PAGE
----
Fourteen women were killed on Dec. 6, 1989, 12 of whom were studying to become engineers. Other women continued along that career path.

Julia Bugiel

“I wonder what those women would be doing now,” says Ruth Eden, assistant deputy minister of infrastructure in the Government of Manitoba. Thirty years ago, Eden was a fresh engineering graduate when the news broke that 14 women had been slain in a horrific act of misogyny at École Polytechnique in Montreal. Her question hangs in the air – it’s painful to consider the lives cut short, so many bright futures extinguished. Twelve of the 14 were engineering students.

In her 1999 essay about the massacre and the public response, media scholar Wendy Hui Kyong Chun – an engineering student at the time of the attack – argues that while we can never fully make sense of what happened that day, every woman scarred by the event can come to the table as a listener. “The important task in listening, then, is to feel the victim’s victories, defeats and silences, know them from within, while at the same time acknowledging that one is not the victim, so that the victim can testify, so that the truth can be reached together.”

It’s in that spirit that I approach this anniversary. Our own response to this tragedy must be founded on a remembrance of its terrible specificity. Our speech must take its root in listening.

One way of doing that is by holding vigils, as engineering schools across the country are doing today. Here at Policy Options, we’ve chosen to share the reflections of four women from across the country who were students or recent graduates of engineering at the time of the murders. They express grief and a sense of solidarity with their late peers. And they emphasize that while the tragedy marked their lives, it does not define what it means to be a woman in engineering in this country.

Photo courtesy of Technical Standards and Safety Authority

Kathryn Woodcock, professor at the Ryerson University School of Occupational and Public Health; director of the THRILL Laboratory at Ryerson.

How did the Dec. 6th Polytechnique massacre impact you at the time?

I was a hospital vice president (Centenary Hospital, in Scarborough, Ont.). I had completed my U Waterloo MASc in 1988 while in that position, but PhD programs demanded a singular focus. So I had just given notice to leave my position after eight years and return to school for a PhD in Engineering beginning in January 1990.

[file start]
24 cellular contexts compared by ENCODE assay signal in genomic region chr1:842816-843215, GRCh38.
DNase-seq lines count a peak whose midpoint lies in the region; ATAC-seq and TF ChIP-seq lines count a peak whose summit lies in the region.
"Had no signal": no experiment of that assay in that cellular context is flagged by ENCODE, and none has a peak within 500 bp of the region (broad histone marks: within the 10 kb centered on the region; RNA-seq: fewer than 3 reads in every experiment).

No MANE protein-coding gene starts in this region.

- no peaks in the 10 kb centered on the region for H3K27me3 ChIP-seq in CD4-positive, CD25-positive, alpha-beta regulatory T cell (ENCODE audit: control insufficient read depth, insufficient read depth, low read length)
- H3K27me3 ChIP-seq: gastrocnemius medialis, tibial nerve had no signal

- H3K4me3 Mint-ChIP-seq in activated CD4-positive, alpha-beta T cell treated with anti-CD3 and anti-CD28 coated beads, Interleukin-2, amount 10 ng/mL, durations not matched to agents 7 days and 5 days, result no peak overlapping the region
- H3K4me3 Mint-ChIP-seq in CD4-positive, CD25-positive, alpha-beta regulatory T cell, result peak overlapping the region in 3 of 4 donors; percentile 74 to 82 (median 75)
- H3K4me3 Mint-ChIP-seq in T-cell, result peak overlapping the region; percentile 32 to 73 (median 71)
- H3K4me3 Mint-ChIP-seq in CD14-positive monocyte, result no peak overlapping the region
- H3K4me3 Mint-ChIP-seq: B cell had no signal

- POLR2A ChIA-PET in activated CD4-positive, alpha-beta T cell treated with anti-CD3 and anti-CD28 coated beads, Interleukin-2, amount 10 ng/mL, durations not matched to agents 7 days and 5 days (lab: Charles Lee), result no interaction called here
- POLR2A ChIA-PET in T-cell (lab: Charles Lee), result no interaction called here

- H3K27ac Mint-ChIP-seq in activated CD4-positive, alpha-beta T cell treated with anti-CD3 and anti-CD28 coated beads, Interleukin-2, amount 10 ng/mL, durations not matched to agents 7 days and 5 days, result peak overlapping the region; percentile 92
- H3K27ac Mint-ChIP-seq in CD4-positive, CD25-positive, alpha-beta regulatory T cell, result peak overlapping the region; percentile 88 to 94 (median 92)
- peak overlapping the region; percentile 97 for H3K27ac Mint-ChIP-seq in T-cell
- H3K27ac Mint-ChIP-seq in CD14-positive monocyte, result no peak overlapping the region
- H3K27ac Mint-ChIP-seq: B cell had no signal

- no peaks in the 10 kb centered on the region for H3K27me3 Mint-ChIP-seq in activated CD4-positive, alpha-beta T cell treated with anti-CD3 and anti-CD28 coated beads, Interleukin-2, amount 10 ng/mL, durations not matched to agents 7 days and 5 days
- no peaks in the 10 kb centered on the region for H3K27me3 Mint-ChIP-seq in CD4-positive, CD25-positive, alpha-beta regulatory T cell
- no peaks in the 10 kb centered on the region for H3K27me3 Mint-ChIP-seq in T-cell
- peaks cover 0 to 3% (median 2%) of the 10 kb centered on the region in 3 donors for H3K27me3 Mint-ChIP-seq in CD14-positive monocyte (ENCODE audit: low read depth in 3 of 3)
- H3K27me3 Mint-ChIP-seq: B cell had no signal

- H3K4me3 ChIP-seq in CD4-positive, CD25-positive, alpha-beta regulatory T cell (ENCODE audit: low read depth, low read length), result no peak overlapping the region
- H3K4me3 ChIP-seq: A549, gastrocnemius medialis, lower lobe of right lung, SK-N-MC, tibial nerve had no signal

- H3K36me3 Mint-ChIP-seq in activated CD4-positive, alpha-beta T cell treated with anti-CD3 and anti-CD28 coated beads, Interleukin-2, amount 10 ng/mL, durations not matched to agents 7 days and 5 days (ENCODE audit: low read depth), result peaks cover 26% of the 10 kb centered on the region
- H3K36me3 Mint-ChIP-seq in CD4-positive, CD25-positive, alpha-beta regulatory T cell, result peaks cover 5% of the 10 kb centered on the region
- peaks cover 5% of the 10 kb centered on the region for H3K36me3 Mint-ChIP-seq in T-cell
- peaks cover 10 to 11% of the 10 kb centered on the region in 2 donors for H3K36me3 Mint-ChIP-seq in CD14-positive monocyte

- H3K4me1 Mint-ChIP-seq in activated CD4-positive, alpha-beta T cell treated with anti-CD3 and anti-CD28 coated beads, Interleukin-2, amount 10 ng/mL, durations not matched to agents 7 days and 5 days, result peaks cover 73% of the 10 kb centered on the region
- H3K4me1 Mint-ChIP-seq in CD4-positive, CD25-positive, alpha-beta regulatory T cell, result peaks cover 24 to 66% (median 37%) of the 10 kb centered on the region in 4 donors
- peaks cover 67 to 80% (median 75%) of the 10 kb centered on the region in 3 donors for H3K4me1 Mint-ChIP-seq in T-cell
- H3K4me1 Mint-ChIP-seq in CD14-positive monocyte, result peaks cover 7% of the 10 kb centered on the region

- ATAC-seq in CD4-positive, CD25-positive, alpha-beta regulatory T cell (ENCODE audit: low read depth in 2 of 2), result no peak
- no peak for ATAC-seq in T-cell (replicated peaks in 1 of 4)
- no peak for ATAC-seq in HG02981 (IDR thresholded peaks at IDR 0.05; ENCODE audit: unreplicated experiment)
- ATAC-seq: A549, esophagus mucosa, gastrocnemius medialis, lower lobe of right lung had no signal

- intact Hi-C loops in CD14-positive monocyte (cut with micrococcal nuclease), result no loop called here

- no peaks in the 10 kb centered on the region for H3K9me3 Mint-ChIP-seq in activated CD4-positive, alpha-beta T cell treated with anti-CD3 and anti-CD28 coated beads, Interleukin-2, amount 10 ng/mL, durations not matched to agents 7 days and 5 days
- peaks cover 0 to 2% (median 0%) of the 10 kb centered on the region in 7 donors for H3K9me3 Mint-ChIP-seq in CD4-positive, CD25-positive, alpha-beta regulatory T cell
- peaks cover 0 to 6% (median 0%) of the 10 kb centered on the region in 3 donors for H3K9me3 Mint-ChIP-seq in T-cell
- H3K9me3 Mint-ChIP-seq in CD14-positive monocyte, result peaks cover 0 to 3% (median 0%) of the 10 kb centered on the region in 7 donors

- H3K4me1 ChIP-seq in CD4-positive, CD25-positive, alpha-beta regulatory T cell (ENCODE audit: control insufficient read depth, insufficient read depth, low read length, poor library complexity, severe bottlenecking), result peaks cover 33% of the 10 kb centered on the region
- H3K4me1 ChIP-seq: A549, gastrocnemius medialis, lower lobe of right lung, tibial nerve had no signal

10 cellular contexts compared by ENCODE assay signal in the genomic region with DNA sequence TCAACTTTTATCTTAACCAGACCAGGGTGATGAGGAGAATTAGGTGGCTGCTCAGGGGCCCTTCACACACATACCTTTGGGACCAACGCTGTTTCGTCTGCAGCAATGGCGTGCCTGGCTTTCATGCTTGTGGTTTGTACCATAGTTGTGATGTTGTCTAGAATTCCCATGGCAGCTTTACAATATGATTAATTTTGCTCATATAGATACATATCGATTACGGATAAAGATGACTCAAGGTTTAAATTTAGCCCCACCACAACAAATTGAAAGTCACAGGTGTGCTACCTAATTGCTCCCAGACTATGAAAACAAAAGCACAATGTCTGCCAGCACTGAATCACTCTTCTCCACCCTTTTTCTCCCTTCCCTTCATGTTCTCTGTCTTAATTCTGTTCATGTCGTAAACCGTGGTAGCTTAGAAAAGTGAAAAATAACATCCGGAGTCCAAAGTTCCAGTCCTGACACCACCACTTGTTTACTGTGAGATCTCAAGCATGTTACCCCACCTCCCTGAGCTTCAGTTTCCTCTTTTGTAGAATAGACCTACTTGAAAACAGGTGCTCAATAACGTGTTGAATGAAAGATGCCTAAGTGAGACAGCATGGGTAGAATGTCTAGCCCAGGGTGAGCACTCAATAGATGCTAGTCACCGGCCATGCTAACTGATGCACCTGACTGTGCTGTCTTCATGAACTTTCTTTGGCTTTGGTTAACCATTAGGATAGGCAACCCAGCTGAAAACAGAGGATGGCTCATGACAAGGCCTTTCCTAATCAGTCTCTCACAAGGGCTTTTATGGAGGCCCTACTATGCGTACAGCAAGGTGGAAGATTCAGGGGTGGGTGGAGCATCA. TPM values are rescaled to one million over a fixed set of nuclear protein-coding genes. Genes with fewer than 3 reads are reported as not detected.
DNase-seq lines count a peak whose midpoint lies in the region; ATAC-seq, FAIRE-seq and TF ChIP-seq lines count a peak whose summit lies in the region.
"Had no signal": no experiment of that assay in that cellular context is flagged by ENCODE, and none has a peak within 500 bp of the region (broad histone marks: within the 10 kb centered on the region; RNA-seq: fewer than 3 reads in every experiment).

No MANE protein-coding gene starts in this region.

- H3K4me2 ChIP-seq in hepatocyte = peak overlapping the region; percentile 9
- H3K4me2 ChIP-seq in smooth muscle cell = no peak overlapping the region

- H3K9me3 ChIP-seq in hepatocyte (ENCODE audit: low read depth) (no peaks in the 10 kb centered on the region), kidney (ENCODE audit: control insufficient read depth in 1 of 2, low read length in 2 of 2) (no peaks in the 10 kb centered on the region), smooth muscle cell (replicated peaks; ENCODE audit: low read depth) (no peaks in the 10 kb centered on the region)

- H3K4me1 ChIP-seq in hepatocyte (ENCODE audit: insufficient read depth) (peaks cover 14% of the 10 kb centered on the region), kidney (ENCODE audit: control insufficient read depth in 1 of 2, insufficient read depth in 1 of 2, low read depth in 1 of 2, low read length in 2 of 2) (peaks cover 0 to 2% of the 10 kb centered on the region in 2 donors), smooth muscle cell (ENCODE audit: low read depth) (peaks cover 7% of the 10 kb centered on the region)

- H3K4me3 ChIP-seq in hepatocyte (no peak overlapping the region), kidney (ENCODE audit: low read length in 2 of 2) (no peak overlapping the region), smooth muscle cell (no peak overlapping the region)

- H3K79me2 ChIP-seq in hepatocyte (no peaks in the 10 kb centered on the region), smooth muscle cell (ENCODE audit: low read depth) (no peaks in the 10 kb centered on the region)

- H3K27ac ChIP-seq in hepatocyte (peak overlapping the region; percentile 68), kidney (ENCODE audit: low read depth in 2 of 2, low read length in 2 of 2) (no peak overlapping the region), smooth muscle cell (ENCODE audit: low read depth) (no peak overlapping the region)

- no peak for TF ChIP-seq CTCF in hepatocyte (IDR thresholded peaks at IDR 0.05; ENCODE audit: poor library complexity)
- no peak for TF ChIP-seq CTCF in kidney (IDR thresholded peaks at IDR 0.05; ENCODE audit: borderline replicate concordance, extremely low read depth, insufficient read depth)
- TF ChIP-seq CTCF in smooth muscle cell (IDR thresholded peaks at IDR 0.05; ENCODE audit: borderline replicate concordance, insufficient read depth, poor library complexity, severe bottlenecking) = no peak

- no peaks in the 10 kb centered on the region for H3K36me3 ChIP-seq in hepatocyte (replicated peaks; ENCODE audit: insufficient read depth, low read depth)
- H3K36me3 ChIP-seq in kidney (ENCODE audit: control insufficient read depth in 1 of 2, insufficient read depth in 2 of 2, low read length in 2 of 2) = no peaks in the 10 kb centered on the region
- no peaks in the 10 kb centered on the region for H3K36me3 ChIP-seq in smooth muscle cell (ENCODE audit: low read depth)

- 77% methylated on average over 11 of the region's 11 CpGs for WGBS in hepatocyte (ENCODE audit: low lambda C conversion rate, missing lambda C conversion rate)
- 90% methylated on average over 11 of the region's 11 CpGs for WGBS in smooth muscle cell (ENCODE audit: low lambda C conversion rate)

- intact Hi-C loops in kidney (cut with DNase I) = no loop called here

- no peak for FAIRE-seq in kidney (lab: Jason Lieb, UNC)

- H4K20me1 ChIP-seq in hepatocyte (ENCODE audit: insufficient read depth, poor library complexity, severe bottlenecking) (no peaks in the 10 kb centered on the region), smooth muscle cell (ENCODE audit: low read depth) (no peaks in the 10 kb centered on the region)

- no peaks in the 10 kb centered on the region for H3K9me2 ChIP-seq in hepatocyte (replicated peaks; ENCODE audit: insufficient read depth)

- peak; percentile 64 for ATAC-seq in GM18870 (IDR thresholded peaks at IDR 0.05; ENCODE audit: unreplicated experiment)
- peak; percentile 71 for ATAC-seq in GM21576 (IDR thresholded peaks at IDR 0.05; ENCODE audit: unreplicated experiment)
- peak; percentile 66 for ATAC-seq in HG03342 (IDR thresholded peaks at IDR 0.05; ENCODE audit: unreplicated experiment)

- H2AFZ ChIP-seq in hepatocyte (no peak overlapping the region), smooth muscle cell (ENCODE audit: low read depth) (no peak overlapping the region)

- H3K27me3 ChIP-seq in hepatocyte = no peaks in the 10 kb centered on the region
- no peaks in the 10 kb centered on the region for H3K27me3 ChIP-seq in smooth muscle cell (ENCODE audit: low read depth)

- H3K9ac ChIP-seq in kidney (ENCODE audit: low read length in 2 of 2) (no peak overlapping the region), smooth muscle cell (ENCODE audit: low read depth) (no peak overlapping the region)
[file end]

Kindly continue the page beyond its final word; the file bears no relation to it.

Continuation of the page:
This man — he would have shot me, too, simply for doing what I was meant to do. Because he didn’t want me to do it. Because he felt entitled to be an engineer, and blamed his failure on women instead of himself.

It did not just impact me at the time. I am literally in a café crying today because I was reminded. I wear a button that reads “14, not forgotten” every December 1 to 6.

Did it change how you felt about your career and your place as a woman in it?

As of the date of the event, I was already a professional engineer, and preparing to start a PhD, so I was pretty committed. But it shook me to my core that someone could hate me to the degree of being prepared to shoot me to death — on purpose for a specific reason — without knowing me. Being also deaf, I was pretty accustomed to proving myself, but it was chilling to think that there were still people to whom there was no proving, who would still take the oppression of an entire group to the point of violence, on principle.

Looking back to my first University of Waterloo work term, there were engineering co-op job postings that were understood to be off limits to female students, but that was ancient history, and like most people, I had thought we had moved beyond that by 1989. All at once, it was obvious we had not.

How has your professional life unfolded since obtaining your engineering degree?

Since completing the PhD, I’ve pursued an academic career and work extensively with the global attractions industry on human factors applications to amusement attractions, consulting and delivering training, and just secured my first US patent. Although not in the Faculty of Engineering, I do considerable extracurricular teaching and mentoring of engineering students here and from many universities. I produce and direct a university student competition sponsored by Universal Creative, the design division of Universal Parks & Resorts.

Photo by Jason Halstead

Ruth Eden, assistant deputy minister, Manitoba Infrastructure

How did the Dec. 6th Polytechnique massacre impact you at the time?

Disbelief, I think, would be a good word… But for me, I think what resonates more is just the realization that that event has actually stayed with me for my whole career. It’s always been in the back of my mind that something like that could happen and did happen. And just to be vigilant, I think, for that type of attitude throughout your whole career.

I was a recent grad. I was working at the time. I can’t remember exactly where I was when it happened, but I remember the feeling when I first found out. Just the feeling of… I think almost disbelief, almost panic. And then such a strong sense of sadness that we were living in an age where that could happen. And did happen.